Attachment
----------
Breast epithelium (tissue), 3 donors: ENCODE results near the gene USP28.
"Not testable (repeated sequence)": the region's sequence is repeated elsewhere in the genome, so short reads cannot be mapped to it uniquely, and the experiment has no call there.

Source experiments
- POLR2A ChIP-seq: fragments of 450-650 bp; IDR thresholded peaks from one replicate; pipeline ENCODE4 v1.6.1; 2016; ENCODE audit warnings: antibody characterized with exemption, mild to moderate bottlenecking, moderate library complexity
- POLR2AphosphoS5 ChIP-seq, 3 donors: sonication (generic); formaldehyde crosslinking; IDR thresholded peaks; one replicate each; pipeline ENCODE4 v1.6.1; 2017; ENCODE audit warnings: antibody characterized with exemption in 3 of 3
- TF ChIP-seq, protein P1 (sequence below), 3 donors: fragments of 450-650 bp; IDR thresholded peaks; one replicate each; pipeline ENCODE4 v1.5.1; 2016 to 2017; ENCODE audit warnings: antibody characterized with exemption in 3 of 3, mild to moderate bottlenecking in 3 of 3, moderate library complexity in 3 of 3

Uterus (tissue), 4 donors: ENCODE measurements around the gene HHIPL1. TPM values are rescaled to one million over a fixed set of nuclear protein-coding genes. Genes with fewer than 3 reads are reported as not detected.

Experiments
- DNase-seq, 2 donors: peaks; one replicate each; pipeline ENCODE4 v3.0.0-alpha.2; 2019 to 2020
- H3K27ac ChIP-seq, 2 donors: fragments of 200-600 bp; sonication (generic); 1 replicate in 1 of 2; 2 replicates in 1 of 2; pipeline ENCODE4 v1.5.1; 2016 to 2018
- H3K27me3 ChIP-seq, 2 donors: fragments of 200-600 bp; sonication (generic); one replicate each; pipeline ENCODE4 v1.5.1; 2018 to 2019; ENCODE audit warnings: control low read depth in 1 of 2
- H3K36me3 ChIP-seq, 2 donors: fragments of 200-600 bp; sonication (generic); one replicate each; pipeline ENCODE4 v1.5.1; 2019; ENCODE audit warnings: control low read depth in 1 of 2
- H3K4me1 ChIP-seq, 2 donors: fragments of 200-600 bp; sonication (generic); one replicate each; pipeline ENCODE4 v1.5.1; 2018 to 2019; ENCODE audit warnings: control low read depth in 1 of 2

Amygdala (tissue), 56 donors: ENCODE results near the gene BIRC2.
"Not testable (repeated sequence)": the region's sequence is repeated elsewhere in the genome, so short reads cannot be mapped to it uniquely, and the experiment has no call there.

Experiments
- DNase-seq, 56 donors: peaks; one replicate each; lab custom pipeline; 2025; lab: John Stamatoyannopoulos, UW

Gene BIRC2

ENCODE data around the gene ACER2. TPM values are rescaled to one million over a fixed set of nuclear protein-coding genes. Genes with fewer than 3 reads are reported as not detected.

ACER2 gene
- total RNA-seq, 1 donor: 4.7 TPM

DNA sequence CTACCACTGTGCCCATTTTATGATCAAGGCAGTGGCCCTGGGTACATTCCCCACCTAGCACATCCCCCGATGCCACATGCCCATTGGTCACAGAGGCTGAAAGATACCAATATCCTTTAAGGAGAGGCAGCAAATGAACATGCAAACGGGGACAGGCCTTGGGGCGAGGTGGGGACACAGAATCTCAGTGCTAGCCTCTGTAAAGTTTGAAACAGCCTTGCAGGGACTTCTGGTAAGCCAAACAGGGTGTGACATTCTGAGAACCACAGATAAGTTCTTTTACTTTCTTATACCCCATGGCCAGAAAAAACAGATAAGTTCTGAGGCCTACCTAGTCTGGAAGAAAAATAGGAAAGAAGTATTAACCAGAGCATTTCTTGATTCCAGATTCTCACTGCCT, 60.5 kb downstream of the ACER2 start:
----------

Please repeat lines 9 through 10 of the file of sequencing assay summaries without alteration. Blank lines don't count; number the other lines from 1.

- DNase-seq, 2 donors: peaks; one replicate each; pipeline ENCODE4 v3.0.0-alpha.2; 2019 to 2020
- H3K27ac ChIP-seq, 2 donors: fragments of 200-600 bp; sonication (generic); 1 replicate in 1 of 2; 2 replicates in 1 of 2; pipeline ENCODE4 v1.5.1; 2016 to 2018